1.1 Background of the study
For donkeys of days, the world has witnessed armed conflicts marked by systematic violence and mass atrocities against civilians, and has increasingly looked to the United Nations, and in particular to UN peacekeeping operations, to prevent and or to halt such crimes. The failures of missions to provide security in complex crises such as Somalia, and to protect civilians from mass atrocities in Rwanda and Bosnia, tested the fundamental principles and capabilities of UN peacekeeping operations and demonstrated that reform was urgently required. Since then, notable efforts have worked to improve the overall effectiveness of UN peacekeeping operations, including their capabilities to protect civilians. For a decade, the UN Security Council has also expressed its resolve to support more effective missions, and to put a greater spotlight on the protection of civilians, as seen by its series of statements and resolutions, and the request that the Secretary-General issue regular reports on the protection of civilians in armed conflict. More tangibly, UN peacekeeping mandates have changed, as the Council has shifted peacekeeping well beyond its traditional role of monitoring the implementation of peace agreements over the last decade. Modern peacekeeping missions are multidimensional, addressing the full spectrum of peace building activities, from providing secure environments to monitoring human rights and rebuilding the capacity of the state. Increasingly, such mandates also instruct peacekeeping missions to put an emphasis on the physical protection of civilians. As part of this evolution, ten UN peacekeeping operations have been explicitly mandated to “protect civilians under imminent threat of physical violence.”3 The first mission provided with this explicit mandate language, the UN peacekeeping operation in Sierra Leone, UNAMSIL, was authorized in 1999 inter alia “to afford protection to civilians under imminent threat of physical violence.”4 By 2009, the majority of the nearly 100,000 uniformed UN peacekeepers deployed worldwide operate with such mandates. The link between the protection of civilians and peacekeeping mandates is central. First, the safety and security of civilians is critical to the legitimacy and credibility of peacekeeping missions. Missions rely upon their legitimacy with the local civilian population and external observers alike to help build peace and maintain political momentum behind the peace process. Moreover, wherever peacekeepers deploy, they raise expectations among the local population and among those who view missions from afar that the reason for their presence is to support people at risk. As seen in Rwanda, the Balkans, Sierra Leone, Haiti, DRC and Darfur, among others, peacekeeping operations that are ill-prepared to address large-scale violence directed against civilians will falter and may even collapse. While missions work to manage high expectations, they also need to address the security of civilians to build and maintain the legitimacy and credibility needed to carry out their other mandated tasks to assist with the political and local reconsolidation efforts and peace building.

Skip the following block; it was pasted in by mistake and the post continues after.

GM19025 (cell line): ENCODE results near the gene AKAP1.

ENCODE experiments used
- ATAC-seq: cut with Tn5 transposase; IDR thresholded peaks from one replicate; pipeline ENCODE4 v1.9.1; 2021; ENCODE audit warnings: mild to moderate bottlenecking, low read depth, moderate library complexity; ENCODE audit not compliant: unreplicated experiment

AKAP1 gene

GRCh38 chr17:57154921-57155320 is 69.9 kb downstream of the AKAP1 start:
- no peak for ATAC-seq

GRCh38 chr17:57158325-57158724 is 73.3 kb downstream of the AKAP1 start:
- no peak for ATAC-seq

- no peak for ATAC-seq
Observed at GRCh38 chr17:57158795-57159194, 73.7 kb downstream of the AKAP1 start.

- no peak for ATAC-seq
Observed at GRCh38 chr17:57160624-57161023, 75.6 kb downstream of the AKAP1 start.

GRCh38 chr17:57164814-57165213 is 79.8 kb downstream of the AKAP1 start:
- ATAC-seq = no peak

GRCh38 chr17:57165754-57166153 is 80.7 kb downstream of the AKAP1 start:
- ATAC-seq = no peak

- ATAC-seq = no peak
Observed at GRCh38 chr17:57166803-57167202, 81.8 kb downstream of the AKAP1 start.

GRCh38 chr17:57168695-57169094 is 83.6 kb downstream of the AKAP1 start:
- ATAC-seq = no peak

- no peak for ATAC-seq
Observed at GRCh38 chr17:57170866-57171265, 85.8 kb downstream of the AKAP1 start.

The Democratic Republic of the Congo is experiencing unrest primarily in its eastern region due to various ethnic and political differences. Violence and instability have always been an issue in this former Belgian colony. The issue at hand today is to try to maintain peace in an area that has experienced two wars within the past decade with violence continuing to this day. According to the United Nations, 3.8 million lives were lost to wars and there approximately 1,000 deaths per day as a direct result from the interior conflict of the DRC. In addition, about 2.4 million people have been internally displaced and 388,000 people have been refugeed out of the country due to persisting violence in areas such as North and South Kivu, The Democratic Republic of the Congo is experiencing unrest primarily in its eastern region due to various ethnic and political differences. Violence and instability have always been an issue in this former Belgian colony. The issue at hand today is to try to maintain peace in an area that has experienced two wars within the past decade with violence continuing to this day. According to the United Nations, 3.8 million lives were lost to wars and there approximately 1,000 deaths per day as a direct result from the interior conflict of the DRC. In addition, about 2.4 million people have been internally displaced and 388,000 people have been refugee out of the country due to persisting violence in areas such as North and South Kivu, Katanga, and the Itori region. However, violence and unrest is not limited to these areas. Sexual violence is the worst and most prevalent problem in the DRC, with a reported 14,200 cases of rape registered from 2005 to 2007. Other problems include malnourishment, disease, and deaths by landmines. The DRC has the potential of being one of Africa’s richest countries, but is held back by its instability and constant conflict. Surrounded by nine other nations, the DRC is often central to regional conflict. Current violence involves influence from both Rwanda and Uganda, who have consistently tried to invade the region.